Clearly, determining the correct voweling is a major consideration for Arabic TTS systems. Kirchhoff et al.  describe an approach to automatic romanization for spontaneous speech recognition that achieves 80% token accuracy in generating the correct diacritization as estimated by comparison with manual diacritization. This is an enormous improvement over the 50% accuracy measured for commercially-available diacritizers, which are targeted toward MSA. For TTS, however, a much higher level of accuracy is required; this state-of-the-art result emphasizes the need in synthesis for manual diacritization. Even manual diacritization of dialects, however, is not unambiguous.
Although context-dependent units are generally thought to provide the most natural synthesized sound, a large number of them is needed to accurately cover the phonological and prosodic space of a language. Context-independent diphone units can provide broad coverage with relatively small storage requirements. Elshafei, Al-Muhtaseb, and Al-Ghamdi  argue that the degradation in coarticulatory modeling is not as severe for Arabic as for other languages partially due to its consonant-heavy structure. They describe a synthesis system for classical Arabic that uses diphones and a few other specific sub-syllable units. They generate vowels automatically, but require a morpho-syntactic analyzer because the correct phonetic realization (with vowelization and consonant doubling) can only be inferred with information about word classes and dependencies. The vowel inference task is easier for classical Arabic, which is well-described and for which the effects of dialect and spontaneous speech can be ignored.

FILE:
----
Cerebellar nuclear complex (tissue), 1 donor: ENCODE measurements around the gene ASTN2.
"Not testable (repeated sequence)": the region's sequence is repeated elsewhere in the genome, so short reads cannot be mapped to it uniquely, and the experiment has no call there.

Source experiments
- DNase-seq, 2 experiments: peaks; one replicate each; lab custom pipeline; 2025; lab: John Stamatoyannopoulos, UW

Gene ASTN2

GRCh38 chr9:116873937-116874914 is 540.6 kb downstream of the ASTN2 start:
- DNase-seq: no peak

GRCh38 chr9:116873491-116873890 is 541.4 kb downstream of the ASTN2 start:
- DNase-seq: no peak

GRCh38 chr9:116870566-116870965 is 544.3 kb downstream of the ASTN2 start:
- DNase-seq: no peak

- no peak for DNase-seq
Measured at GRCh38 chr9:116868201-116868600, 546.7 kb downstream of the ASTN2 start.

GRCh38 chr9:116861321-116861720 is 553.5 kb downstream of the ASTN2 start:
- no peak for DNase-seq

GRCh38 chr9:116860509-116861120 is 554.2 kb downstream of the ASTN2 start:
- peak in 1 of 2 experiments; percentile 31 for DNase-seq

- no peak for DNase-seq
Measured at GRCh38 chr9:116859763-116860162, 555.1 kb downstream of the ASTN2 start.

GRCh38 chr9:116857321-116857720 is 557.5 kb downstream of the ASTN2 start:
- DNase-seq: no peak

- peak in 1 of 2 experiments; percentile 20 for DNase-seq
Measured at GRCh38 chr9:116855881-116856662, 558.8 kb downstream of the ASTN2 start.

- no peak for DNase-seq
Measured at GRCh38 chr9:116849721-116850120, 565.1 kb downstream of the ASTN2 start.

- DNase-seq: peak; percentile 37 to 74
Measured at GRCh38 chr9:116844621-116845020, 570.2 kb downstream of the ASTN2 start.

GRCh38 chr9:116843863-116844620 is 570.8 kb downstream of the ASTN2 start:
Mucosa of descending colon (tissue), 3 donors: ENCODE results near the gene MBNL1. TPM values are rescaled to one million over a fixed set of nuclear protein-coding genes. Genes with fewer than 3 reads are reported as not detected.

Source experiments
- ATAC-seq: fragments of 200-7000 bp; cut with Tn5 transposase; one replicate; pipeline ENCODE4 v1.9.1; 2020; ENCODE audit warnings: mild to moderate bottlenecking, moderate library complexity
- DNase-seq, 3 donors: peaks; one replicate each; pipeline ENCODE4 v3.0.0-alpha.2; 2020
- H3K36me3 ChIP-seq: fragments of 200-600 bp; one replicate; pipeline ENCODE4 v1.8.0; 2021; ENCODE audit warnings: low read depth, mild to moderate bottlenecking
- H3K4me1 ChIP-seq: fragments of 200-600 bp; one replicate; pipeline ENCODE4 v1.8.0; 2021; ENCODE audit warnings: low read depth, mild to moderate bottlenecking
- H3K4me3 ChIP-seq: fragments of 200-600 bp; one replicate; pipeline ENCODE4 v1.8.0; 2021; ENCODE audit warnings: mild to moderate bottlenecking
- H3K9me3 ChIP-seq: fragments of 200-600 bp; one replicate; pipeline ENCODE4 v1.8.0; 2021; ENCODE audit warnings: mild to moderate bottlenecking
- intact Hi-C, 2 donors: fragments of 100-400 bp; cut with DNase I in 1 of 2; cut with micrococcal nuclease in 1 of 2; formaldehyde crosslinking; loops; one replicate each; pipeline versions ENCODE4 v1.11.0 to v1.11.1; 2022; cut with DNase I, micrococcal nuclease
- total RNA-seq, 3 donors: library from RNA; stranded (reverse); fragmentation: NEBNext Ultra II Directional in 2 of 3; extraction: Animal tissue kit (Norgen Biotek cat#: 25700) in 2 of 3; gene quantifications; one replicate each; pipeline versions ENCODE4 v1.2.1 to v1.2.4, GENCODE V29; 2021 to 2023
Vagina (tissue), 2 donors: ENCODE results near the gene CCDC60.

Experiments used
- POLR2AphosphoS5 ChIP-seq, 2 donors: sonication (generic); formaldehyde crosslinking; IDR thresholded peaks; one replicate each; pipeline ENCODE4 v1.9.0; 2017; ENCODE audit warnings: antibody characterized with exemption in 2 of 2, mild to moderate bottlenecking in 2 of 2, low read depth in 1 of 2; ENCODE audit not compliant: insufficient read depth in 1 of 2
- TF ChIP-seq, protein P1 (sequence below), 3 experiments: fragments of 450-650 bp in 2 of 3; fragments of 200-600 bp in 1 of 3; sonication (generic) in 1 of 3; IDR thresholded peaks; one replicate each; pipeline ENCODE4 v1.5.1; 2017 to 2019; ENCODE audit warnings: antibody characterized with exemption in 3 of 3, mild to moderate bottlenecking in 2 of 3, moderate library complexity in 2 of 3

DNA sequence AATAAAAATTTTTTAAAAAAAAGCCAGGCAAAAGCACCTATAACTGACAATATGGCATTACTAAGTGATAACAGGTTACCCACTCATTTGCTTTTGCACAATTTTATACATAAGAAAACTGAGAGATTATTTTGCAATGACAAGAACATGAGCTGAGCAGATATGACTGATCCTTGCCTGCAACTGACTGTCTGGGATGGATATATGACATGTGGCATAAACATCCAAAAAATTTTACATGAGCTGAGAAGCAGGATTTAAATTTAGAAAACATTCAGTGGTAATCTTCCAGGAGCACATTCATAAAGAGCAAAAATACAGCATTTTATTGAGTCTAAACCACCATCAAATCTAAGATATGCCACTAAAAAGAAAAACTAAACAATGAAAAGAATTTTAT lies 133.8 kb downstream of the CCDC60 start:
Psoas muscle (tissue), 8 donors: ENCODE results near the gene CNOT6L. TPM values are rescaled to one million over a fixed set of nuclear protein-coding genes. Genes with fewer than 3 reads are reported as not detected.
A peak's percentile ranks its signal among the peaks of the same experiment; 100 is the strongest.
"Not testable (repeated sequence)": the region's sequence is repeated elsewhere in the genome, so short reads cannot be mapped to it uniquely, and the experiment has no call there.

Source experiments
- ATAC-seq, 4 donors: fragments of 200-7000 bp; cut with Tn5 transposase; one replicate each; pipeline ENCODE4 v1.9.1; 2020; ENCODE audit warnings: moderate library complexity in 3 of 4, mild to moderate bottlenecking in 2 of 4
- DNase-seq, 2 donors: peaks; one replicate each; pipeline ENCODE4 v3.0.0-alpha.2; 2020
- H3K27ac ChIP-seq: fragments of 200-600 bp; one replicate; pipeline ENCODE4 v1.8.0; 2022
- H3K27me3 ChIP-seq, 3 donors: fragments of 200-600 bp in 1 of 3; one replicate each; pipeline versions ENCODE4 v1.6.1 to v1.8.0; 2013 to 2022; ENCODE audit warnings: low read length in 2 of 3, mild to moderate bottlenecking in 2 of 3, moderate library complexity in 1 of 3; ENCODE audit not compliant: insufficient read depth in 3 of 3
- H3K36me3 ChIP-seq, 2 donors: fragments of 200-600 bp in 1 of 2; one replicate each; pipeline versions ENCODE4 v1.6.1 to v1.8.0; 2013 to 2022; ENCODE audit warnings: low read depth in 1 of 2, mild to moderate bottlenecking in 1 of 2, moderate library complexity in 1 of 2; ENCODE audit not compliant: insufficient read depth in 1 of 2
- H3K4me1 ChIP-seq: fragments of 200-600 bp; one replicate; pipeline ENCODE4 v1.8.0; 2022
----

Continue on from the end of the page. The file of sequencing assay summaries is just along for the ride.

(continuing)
El-Imam  addresses the problem of vowel generation by requiring fully diacritized input text. El-Imam's system has a fixed unit inventory of 452 subphonetic units; 400 representing the basic steady-state and transition units, and 52 representing allophonic variation. Letter-to-sound rules are manually enumerated. Ben Sassi, Braham, and Balghith  also specify letter-to-sound rules manually in a neural network based diphone system. Each phoneme is represented by a feature vector, for which length of both vowels and consonants is an element. Diphone feature vectors are compositions of their constituent phonemes. A fully diacritized set of phonetically balanced sentences was used for training in this system.